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Buchanan pushes for education reform

Original post made on Mar 2, 2013

Assemblywoman Joan Buchanan (D-Alamo) is proposing laws that could measure teacher performance, streamline discipline and dismissal procedures for teachers and require reporting on suspected child abuse by school personnel.

Read the full story here Web Link posted Friday, March 1, 2013, 11:42 AM

Comments (6)

Posted by Rick Pshaw, a resident of Danville
on Mar 2, 2013 at 8:03 am

The problem with Joan's thoughts and with some California educators is there ALREADY ARE REPORTING REQUIREMENT ON THE BOOKS. The California Child Abuse Reporting Law is found in Penal Code Sections 11165-11174.3. See also Web Link

For Mr. Faraghan to say "It's hard to understand that it hasn't been required," is astonishing. It's no wonder that abuses occur with this degree of ignorance on the part of some.


Posted by Kimberley Gilles, a resident of Monte Vista High School
on Mar 3, 2013 at 3:22 pm

I am always nervous about using test scores. There are so many holes. What about teachers who teach the arts? computer science? robotics? P.E.? Are they off the testing "hook" -- even though their disciplines are VERY important? Which tests will you use -- SAT? ACT? STAR? The new "Smarter Balance" test ... that has NEVER been nationally calibrated? What about the cheating scandals that have gripped students ... and let's be honest ... teachers? Are there other more authentic ways to measure that students are indeed learning? Are there ways to account for -- and ameliorate -- the main factor in determining student performance -- specifically, poverty?

As a veteran teacher of 27 wonderful years in the classroom, I am committed to ensuring the quality of instruction all students receive at every grade level in every school. I am decidedly not convinced that testing is the most effective measure of high quality education. Testing may be convenient, but it is inadequate -- woefully inadequate.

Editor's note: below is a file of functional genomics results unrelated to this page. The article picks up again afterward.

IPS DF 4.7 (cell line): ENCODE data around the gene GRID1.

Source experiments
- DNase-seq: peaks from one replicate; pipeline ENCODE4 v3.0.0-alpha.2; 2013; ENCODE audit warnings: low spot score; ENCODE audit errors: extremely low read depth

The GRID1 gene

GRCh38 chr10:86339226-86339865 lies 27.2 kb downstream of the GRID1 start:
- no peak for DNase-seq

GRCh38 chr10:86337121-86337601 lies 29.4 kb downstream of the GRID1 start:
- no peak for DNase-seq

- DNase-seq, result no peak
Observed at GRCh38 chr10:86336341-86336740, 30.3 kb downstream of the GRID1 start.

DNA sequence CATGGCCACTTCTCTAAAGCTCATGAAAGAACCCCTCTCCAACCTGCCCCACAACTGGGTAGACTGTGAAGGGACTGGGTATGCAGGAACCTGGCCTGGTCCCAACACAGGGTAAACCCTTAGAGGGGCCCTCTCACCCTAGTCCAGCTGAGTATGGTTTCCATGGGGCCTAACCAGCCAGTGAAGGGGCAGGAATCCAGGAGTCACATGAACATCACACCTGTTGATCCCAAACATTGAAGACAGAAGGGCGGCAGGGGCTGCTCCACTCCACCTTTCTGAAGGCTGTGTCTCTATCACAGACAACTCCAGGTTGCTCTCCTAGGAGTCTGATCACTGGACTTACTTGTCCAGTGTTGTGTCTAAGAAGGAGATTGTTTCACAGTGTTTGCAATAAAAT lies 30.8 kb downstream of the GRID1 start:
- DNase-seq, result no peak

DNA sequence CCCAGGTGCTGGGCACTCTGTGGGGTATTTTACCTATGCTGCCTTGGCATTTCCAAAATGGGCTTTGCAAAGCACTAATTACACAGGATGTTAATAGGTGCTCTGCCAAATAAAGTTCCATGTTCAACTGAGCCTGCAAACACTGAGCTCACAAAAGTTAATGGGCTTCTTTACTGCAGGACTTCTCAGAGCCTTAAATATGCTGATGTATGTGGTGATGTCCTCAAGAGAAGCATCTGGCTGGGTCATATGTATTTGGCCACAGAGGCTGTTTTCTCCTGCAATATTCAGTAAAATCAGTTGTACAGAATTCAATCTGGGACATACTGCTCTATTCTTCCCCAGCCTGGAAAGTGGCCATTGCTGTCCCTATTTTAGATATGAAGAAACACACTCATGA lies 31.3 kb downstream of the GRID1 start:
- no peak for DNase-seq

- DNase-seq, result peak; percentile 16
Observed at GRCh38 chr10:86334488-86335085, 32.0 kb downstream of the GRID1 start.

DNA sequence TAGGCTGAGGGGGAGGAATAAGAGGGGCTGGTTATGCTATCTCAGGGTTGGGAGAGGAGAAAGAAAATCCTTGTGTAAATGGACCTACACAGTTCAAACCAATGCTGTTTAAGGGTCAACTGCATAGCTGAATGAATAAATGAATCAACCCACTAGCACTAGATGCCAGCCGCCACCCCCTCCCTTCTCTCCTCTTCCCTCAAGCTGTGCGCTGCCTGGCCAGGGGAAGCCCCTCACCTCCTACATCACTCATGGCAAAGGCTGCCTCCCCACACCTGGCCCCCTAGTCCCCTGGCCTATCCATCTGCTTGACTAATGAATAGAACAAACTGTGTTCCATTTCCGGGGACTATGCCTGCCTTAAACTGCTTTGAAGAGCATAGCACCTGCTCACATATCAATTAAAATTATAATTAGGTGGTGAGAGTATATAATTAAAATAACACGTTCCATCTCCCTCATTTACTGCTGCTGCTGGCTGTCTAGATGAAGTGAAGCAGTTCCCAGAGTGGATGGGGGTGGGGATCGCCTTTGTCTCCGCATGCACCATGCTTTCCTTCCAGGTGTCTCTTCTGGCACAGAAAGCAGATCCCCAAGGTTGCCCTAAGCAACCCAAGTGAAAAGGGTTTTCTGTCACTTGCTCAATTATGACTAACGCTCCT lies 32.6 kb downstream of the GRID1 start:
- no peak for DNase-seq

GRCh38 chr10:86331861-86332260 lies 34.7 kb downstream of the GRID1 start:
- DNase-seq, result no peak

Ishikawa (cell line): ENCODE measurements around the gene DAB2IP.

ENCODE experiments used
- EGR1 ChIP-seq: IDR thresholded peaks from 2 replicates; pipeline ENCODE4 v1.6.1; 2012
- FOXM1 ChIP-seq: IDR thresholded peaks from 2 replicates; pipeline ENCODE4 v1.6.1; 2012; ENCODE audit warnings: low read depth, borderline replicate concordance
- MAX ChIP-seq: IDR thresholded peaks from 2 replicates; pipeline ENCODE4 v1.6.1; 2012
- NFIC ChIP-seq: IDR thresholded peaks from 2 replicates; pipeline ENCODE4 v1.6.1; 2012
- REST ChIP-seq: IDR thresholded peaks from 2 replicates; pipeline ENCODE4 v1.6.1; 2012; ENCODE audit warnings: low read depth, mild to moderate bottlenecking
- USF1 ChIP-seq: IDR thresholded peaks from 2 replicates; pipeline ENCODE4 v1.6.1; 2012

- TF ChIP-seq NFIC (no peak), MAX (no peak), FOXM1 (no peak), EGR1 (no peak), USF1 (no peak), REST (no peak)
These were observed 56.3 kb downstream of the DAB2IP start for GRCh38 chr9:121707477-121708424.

And, while I'm at it, has anyone been monitoring how profitable test publishers, test tutors, and test prep centers have become? Does it occur to anyone beside me that an entire industry has sprung up ... on the backs of our children?

At the high school level, we are witnessing what one administrator admitted to me is an "epidemic" of anxiety and depression among adolescents. One source? The relentless measurement of students' academic trajectories. Young people are being so continually prepared for tests that they can barely learn or think! That cannot be what our school improvement movement intended. (Just ask Diane Ravitch, one of th founders of the movement who has since recanted!)

Yes, I am a teacher. No, I am not an apologist for poor teaching. I am asking for more nuanced, more imaginative, and more humane ways to account for our students' progress or lack of progress. We may have to give up a modicum of efficiency in favor of the truth ... in all its messy complexity.

Our students and, yes, our teachers deserve nothing less.


Posted by lori, a resident of Monte Vista High School
on Mar 4, 2013 at 8:57 am

Thank you Ms Giles for your comments. School is a business and getting into college is a business. These kids want to be kids as long as possible and should be. They do not need the added stress that is starting in elementary school regarding their futures.
Has anyone asked the students who they think are good teachers? No, and they will not due to the union. It is silly not to ask students what they think. Some will give thoughtful, caring replies, others will be immature, but an overall picture will be revealed.